Supporting An Extended Workforce with 70:20:10 (Mark Britz) - Guest Blog
Phil Jackson is a very successful and well-known National Basketball Association (NBA) coach. He’s won numerous championships with two different teams in an era of free agency (players moving easily after completing contracts). Is he an exceptional coach? Hard to argue. But those who do argue say he had the best players in the NBA on each of those teams, meaning that in many ways he was lucky. However, basketball is a team sport and even building a team containing great players (even the greatest) does not guarantee championships unless those great players work together, communicate, trust, and share. I’d argue the players are critical, but the team systems and the leaders who know how to work with all the moving parts are what win championships.
An extended workforce is very similar. Talented workers come together for brief periods to provide the performance excellence needed to meet or exceed customer expectations in the name of the firm. Traditional approaches to support these workers; i.e. training first, would not only be ineffective and costly but could also be damaging to productivity. A 70-20-10 framework emphasizes a “performance first” approach. It respects that work and workers are fluid and the structures to support organizational performance need to mirror this fluidity, not constrict it by employing ancient approaches from an industrial era.
In my role today, I support the epitome of technical Knowledge Workers (software engineers, programmers, system architects). The workforce is not only extended by time and distance across the US, but also by function and relationship to the organization. Many work closely with others who are on contracts with jobs in one organization but performing work in another. All function together in complex, cross-organizational relationships. The vast majority of employees within the Operations department are hired for short-term contractual work with opportunities to move to another project when their contract ends. They are experts, well versed in their craft, and often come to us with decades of experience and numerous certifications. They need little, if any professional training. Rather, they need to be oriented to our organization, its habits, procedures, and systems.
To support this complex operation, the decision was made from the onset to support performance with social and informal learning at the center. Peer-to-peer learning within the workflow was a key focus. The learning function serves more as a facilitator for learning rather than a creator of content or events. For example, working closely with the most senior staff, a mixed team including business analysts, and internal Subject Matter Experts (SMEs), and me, we have begun to develop performance support materials and short, expert-led, orientation sessions for the operations staff to draw upon. The organizational learning function guides the experts in the creation of user-generated support materials such as job aids and recordings to construct a robust library of internal assets to support consistency of our model.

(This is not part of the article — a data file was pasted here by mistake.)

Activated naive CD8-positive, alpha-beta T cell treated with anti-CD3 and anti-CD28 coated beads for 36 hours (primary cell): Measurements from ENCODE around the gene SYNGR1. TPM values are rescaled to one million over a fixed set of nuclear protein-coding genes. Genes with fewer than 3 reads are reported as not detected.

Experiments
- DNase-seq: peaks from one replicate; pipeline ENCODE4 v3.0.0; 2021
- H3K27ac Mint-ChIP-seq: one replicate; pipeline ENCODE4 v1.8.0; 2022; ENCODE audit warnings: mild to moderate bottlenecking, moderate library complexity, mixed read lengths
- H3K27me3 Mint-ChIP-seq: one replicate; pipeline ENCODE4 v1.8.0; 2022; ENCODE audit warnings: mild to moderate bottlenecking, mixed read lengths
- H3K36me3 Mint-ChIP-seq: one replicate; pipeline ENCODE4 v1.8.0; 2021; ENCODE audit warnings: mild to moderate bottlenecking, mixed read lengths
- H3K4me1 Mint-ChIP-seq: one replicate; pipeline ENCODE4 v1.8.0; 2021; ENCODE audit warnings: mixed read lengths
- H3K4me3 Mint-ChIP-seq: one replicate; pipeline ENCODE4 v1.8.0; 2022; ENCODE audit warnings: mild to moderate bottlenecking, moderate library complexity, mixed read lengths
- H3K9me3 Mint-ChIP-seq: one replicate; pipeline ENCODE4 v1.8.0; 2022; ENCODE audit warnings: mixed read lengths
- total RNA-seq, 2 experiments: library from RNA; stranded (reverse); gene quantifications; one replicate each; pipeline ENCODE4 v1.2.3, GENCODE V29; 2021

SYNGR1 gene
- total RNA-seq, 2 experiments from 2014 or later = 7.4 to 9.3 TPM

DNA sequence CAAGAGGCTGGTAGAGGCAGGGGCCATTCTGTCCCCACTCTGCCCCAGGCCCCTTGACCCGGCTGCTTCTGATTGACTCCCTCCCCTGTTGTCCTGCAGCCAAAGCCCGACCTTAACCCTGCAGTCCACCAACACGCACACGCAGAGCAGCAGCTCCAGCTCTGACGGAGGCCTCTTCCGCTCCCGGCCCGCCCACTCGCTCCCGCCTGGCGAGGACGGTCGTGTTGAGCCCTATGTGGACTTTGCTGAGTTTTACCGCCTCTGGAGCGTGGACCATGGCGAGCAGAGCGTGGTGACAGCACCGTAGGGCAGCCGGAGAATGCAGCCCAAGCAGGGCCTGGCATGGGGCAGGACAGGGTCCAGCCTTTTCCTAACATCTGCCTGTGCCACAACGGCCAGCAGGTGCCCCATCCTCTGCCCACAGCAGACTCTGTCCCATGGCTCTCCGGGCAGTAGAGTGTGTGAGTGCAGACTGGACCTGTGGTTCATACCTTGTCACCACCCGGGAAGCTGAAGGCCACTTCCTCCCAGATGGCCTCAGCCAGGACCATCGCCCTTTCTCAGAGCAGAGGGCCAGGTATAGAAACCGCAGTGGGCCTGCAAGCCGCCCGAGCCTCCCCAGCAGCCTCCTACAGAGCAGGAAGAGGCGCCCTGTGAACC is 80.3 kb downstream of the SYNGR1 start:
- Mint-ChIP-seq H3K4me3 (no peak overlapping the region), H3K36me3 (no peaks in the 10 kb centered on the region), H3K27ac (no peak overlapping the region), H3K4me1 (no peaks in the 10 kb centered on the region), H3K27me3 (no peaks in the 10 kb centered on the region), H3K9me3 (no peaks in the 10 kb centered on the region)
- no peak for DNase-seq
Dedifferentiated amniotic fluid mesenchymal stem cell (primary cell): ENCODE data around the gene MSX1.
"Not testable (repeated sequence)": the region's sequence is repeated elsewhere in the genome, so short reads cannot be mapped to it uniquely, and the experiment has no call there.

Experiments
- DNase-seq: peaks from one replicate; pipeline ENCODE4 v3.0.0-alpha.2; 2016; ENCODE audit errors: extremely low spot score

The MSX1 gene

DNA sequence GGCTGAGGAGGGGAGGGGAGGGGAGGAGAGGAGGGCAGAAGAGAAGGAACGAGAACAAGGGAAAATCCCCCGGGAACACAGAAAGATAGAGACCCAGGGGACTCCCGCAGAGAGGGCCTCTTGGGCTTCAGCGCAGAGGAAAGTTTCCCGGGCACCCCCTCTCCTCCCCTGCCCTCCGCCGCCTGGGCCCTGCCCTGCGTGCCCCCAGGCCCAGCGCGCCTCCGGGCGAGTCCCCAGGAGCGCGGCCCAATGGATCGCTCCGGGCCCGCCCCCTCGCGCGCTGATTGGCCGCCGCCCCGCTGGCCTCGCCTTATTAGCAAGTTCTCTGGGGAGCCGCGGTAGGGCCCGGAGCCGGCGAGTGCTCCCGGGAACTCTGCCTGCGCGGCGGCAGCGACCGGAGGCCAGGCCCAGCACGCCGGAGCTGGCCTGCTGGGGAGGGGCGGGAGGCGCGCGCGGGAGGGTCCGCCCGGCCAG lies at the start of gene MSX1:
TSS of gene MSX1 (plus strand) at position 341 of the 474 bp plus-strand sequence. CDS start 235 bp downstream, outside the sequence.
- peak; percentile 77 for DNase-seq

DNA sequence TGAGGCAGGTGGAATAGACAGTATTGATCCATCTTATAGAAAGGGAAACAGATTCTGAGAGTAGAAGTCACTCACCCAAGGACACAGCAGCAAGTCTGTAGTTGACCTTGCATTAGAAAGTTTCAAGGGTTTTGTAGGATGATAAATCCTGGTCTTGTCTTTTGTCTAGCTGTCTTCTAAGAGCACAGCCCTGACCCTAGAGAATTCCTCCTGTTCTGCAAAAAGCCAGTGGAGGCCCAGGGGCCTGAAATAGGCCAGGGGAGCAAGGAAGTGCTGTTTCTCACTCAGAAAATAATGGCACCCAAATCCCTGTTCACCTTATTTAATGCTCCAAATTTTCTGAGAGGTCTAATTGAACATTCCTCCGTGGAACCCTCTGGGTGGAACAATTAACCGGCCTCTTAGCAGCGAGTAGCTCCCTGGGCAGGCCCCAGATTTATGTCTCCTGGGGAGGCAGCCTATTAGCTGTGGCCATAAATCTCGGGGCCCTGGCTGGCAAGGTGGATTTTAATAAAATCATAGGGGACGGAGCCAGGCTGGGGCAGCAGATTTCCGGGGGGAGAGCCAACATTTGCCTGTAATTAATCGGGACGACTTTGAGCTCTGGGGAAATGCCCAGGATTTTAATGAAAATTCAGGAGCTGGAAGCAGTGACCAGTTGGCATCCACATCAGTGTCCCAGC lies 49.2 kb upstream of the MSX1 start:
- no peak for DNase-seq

Encouraging Communities of Practice (CoPs) is another growing initiative. Research supports that the growth of manager skill is heavily slanted towards informal and social learning as opposed to formal training. In support of this reality, we have employed the Coaching Ourselves model where managers self-selected regular meeting times, dates and conceptual topics that encouraged dialog and sharing of best practices. Initially done in synchronous meetings, these CoPs will have an asynchronous element once we secure a collaborative platform.
The strategy for increasing the use of collaborative tools is one I’ve loosely described here as a “Ground Cover” approach. We aim to identify where collaboration already exists and locate problems where community, collaboration, and sharing would be the solution. The idea is a take on the garden metaphor (seed, feed, and weed), but we look to spread across the landscape by primarily emphasizing these two areas, “where it exists” and “where it’s needed” to encourage cross-pollination and modeling. This strategy helps social media gain a foothold and spread until it covers the whole organization. No corporate-wide campaigns, no games, no edicts. A start small, think big, move slow approach...like planting and nurturing ground cover.
These three examples reinforce the belief that the Learning function in organizations today, like the coaching efforts of Phil Jackson, must guide from the side. It must respect the talents and time of the workforce by putting more emphasis on connecting people to the content they need. This content can be in the form of tangible resources or ephemeral conversations. Furthermore it must encourage the understanding that performance improvement is not the responsibility of a single department but that each consumer of content must also be a creator and contributor. Great teams excel not because of the efforts of a single individual or leader, but because of a system that recognizes excellence and helps that excellence extend and expand unhindered.